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Child support

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Product Description

By Bruce M Smyth

Published: 2010
ISBN: 978-1-921348-83-9
Pages: ii+94



Editor: Bruce M Smyth, Australian Demographic and Social Research Institute, The Australian National University

Child support (or 'child maintenance') is the payment that non-resident parents (mostly fathers) make towards the costs of raising their children after parental separation. In Australia, pursuant to s.66C(1) of the Family Law Act 1975, parents have a 'primary duty' to maintain their children. For the past two decades, the Australian Child Support Scheme has buttressed this moral and legislative mandate.

The complexity of child support policy and its intersection with other areas of policy is a challenge for even the most expert in the area. The five research papers in this special issue of Journal of Family Studies certainly give the flavour of some of these challenges. To facilitate uptake of this special issue in library collections, and its possible use as an advanced course reader, it has also been released with an ISBN (978-1-921348-83-9).

The power of these papers as a thematic set is that they identify both ongoing and emerging challenges to contemporary child support policy: the need to balance 'adequacy' and 'equity' when reforming child support policy; the potential benefits of providing support to those former couples who would like to discuss more creative childresponsive approaches to child support and post separation parenting issues; and the potential importance of gender, race/ethnicity, and housing to child support policy. While the papers in this issue help to further our understanding of important aspects of this controversial and ever-complex area of social policy, they also highlight many gaps in our knowledge as we stand in the first decade of the 21st century. Looking back over our shoulders, it can be easy to forget that it was not that long ago that most children of separated parents in Australia received very little, if any, financial support. While child support policy has come a long way since then, the challenge for the future is to ensure that it continues to adapt and work in the best interests of children amidst the ever-increasing complexity of families and post separation parenting.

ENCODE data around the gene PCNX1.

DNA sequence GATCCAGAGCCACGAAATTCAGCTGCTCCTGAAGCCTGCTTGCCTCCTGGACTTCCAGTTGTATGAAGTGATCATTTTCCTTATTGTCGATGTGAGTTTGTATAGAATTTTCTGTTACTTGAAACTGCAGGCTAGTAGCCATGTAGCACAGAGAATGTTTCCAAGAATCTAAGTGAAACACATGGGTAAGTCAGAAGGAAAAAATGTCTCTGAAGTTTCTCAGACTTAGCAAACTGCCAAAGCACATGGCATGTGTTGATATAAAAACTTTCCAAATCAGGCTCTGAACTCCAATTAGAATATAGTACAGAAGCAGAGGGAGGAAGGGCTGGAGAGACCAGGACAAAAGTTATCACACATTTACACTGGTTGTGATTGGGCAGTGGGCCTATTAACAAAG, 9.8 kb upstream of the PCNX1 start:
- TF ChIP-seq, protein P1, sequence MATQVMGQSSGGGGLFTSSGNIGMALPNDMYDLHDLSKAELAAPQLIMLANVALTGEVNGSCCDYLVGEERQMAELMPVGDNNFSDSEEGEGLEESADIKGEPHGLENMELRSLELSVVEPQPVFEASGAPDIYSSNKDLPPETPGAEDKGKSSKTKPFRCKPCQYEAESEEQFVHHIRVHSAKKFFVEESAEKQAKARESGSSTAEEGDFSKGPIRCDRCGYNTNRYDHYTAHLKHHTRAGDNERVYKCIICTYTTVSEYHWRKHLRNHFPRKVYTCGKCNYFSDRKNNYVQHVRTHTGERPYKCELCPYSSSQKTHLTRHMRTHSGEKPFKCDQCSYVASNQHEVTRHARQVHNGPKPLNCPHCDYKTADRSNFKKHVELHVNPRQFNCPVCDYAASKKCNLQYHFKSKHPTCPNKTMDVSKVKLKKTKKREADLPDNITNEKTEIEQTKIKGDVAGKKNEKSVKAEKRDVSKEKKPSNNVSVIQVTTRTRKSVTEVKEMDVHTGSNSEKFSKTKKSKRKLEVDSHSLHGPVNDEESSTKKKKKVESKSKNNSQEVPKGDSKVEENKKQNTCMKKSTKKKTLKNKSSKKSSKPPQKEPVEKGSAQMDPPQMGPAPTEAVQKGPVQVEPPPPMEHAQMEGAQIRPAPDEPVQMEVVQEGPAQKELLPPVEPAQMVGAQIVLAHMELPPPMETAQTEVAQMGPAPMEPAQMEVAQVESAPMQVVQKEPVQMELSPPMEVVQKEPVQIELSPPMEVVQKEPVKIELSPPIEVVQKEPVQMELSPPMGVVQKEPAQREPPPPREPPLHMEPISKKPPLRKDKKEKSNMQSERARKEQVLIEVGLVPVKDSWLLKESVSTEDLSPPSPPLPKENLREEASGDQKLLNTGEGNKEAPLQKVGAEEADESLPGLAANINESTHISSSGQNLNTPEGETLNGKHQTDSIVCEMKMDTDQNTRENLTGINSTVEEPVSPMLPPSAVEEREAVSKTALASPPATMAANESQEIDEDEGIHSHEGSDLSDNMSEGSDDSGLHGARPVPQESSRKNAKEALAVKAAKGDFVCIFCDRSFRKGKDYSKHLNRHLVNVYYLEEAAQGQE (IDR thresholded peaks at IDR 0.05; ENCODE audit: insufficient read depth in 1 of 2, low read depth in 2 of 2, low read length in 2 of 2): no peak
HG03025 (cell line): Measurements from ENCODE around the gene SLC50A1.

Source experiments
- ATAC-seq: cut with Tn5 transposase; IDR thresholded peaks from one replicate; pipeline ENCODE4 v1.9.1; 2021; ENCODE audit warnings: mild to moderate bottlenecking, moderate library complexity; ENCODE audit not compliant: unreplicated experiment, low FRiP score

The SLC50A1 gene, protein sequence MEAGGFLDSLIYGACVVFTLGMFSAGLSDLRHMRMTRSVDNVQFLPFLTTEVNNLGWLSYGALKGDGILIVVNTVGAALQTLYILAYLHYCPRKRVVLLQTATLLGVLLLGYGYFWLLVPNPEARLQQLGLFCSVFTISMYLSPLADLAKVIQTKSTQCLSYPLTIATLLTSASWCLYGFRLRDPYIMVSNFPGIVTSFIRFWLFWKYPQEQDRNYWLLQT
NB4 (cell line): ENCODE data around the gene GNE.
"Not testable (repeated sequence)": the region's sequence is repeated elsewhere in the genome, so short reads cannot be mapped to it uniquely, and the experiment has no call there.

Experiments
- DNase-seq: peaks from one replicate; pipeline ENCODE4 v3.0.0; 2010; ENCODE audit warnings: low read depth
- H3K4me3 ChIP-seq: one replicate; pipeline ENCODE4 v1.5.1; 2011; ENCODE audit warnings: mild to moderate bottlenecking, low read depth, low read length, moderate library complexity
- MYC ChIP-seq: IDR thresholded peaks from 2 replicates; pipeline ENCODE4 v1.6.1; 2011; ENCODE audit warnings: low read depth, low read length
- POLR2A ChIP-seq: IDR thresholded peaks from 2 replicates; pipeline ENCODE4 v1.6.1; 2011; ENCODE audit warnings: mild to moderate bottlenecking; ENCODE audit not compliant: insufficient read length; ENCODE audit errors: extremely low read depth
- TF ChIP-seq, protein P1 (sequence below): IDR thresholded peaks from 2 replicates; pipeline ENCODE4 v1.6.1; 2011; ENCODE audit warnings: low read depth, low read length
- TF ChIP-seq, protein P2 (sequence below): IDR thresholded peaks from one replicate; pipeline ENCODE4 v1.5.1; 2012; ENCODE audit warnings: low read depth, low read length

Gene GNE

Table of Contents

Guest Editorial: Child support: Ongoing and emerging challenges
Bruce M Smyth

The distributional and financial impacts of the new Australian Child Support Scheme: A 'before and day-after reform' comparison of assessed liability
Bruce M Smyth, Paul Henman

Beyond the formula: Where can parents go to discuss child support together?
Lawrie Moloney, Bruce M Smyth, Kim Fraser

Race differences among noncustodial fathers noncompliant in child support: Involvement and self-perceptions of fathering
Robert Walker, Caroline E Reid, TK Logan

Merged or omitted? What we know (or don't) about separated mothers who pay or should pay child support in Australia
Maria Vnuk

The implications of child support for housing after relationship dissolution
Maggie Walter, Belinda Hewitt, Kristin Natalier, Maryann Wulff, Margaret Reynolds

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